Dallas Morning News, The (TX) (Published as The Dallas Morning News) - August 28, 2000
Bari Branson wasn't feeling well two Fridays ago, so she reluctantly told the other Sidekicks Booster Club members that she couldn't make their road trip to Houston that Sunday to see the indoor soccer team take on the Hotshots.
Then she watched the Sidekicks play the next night at Reunion Arena. It didn't take long for the game to rekindle the passion that made her want to drive to Houston in the first place. By evening's end, Branson was telling her fellow fans, "I just can't stand it. I can't let you go without me."
"The stress of not going to the game would have been worse than making the trip," said her husband, John.
So on Sunday morning, the Bransons and three other Booster Club members - Judy Manor of Cedar Hill, her 23-year-old daughter, Melissa, and Carla Williams of Dallas - piled into the Bransons' minivan for the 250-mile drive to Houston. They joined about 20 other rabid Sidekicks supporters in cheering on their team that evening in AstroArena.
Many of these fans have been attending Sidekicks games since the 1980s, when the team played in the winter as part of the Major Indoor Soccer League. They stuck with the club through its ownership crisis in the summer of 1991. They weathered a 14-month layoff the following year after the MISL folded. They endured the switch to the summer Continental Indoor Soccer League in 1993.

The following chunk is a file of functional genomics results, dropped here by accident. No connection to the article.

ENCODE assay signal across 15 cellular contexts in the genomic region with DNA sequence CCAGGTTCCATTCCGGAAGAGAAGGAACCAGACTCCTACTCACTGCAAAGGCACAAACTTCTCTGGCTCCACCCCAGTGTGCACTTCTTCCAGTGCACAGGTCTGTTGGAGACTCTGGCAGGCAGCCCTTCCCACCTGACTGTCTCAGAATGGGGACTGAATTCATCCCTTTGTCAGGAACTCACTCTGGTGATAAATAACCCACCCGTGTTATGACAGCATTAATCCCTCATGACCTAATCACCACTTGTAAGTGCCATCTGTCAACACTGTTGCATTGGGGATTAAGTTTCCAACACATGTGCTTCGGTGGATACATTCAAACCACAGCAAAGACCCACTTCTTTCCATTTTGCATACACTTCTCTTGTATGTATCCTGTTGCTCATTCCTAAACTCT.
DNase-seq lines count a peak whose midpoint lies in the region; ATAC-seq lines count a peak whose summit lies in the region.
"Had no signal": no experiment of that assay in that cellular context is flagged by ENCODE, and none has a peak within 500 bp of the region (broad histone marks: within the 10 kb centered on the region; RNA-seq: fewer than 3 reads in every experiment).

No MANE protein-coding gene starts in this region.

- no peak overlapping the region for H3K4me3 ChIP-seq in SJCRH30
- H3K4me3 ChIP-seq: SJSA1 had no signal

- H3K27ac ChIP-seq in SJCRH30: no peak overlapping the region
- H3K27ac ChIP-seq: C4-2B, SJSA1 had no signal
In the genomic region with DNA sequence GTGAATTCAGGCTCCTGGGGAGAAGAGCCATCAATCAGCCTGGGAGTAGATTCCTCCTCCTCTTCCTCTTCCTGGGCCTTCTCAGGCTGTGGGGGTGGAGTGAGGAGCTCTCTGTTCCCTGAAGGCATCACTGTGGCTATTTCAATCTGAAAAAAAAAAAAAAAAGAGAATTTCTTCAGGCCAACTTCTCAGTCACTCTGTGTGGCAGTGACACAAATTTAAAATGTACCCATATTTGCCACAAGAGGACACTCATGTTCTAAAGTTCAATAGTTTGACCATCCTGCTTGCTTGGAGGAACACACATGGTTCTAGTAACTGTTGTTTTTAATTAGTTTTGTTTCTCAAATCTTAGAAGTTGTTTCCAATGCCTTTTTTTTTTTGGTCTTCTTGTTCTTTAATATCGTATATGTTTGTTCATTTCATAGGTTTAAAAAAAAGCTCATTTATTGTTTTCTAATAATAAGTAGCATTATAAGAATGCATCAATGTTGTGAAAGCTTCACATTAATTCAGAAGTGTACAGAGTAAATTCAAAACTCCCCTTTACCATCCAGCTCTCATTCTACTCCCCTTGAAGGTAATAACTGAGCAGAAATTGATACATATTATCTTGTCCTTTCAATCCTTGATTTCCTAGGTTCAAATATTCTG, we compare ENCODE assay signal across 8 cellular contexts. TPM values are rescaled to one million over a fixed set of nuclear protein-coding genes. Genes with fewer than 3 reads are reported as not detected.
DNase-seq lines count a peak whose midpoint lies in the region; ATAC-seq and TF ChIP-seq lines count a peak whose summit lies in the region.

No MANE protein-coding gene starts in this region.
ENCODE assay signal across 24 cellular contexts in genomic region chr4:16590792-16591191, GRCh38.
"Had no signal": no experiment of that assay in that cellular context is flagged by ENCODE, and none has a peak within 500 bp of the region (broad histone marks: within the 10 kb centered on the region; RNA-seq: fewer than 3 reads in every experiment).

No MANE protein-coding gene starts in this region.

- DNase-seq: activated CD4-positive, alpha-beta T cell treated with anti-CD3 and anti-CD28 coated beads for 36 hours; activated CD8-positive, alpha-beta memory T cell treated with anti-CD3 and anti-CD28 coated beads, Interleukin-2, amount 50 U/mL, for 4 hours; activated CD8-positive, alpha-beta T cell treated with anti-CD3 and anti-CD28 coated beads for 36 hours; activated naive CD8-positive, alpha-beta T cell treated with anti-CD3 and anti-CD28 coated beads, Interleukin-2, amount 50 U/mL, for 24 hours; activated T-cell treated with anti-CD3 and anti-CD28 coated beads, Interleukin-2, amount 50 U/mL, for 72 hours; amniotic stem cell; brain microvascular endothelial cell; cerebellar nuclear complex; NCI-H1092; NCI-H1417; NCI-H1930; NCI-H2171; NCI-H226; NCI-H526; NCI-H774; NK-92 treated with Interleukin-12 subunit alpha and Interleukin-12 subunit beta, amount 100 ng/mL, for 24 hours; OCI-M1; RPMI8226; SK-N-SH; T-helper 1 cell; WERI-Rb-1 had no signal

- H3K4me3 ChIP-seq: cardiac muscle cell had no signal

And the switch to the Premier Soccer Alliance in 1998.
And the switch to the World Indoor Soccer League last year.
Even heart surgery won't stop the most dedicated Sidekicks fans. The culprit for Branson's Friday night discomfort was medication for a blocked artery that required an angioplasty in early August, nine days before the Sidekicks' home opener.
"I told them as I was being rolled into the lab, 'I don't know what you have to do, but I have to be ready to watch soccer,''' said Branson, a 52-year-old day-care worker from Dallas who has been regularly attending Sidekicks games for about eight years. "I was panicked that I'd have to have a bypass and would be laid up for a while. Number one, I didn't want to be operated on. But I also didn't want to miss soccer season."
Branson made it back for another Sidekicks season, joining the small core of fans whose devotion hasn't waned despite the team's troubles and the increased number of sporting alternatives that has stolen attention from indoor soccer. They say their love for the sport and loyalty to the players keeps them coming to the games. Even in Houston.